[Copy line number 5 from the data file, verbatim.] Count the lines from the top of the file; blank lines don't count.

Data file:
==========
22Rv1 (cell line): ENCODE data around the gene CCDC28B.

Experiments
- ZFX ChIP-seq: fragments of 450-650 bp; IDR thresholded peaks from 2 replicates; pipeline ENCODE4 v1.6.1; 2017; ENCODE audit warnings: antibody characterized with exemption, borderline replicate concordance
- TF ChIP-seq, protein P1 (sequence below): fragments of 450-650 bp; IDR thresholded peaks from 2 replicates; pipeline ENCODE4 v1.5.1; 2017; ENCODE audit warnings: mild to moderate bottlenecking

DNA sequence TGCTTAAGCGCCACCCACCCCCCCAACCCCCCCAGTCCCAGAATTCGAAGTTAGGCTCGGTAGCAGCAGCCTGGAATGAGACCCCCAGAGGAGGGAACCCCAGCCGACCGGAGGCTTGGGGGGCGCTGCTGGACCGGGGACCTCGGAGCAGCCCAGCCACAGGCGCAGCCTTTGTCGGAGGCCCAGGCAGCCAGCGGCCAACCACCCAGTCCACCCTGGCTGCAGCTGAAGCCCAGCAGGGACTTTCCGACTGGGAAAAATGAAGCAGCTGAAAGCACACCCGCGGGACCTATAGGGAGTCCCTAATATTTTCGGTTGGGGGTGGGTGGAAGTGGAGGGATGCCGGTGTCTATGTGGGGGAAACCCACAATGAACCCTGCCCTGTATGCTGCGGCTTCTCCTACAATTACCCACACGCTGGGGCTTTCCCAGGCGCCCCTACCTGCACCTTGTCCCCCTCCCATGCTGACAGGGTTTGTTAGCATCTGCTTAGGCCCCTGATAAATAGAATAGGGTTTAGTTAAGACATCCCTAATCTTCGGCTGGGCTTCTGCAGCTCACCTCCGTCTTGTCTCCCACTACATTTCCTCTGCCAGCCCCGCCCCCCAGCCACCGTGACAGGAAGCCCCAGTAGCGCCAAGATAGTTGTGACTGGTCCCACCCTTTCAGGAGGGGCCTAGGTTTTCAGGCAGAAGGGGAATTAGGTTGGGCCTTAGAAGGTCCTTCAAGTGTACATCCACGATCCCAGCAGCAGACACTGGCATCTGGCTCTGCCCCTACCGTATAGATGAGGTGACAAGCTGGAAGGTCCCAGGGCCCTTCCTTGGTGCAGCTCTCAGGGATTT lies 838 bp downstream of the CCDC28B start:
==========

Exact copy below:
DNA sequence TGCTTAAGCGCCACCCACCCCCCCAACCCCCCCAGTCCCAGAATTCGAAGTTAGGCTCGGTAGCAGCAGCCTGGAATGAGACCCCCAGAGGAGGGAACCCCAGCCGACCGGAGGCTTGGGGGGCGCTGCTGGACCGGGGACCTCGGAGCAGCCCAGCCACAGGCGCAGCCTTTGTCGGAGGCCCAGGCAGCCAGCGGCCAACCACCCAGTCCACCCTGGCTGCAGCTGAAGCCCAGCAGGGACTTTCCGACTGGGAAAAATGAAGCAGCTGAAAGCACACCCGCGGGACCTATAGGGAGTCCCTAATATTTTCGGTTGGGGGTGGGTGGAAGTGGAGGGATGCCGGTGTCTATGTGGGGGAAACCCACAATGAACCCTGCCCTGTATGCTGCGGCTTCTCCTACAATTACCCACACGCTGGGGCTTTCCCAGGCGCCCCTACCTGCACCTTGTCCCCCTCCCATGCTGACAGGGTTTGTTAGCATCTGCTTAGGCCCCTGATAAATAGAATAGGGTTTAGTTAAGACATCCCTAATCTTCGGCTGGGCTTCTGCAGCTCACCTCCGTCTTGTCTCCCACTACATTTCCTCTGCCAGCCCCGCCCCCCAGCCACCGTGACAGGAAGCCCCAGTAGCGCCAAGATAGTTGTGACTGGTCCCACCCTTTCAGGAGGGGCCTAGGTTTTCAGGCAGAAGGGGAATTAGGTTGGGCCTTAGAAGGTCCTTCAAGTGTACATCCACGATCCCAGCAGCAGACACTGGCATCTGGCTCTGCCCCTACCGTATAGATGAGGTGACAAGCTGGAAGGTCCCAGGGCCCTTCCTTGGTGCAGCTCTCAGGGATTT lies 838 bp downstream of the CCDC28B start: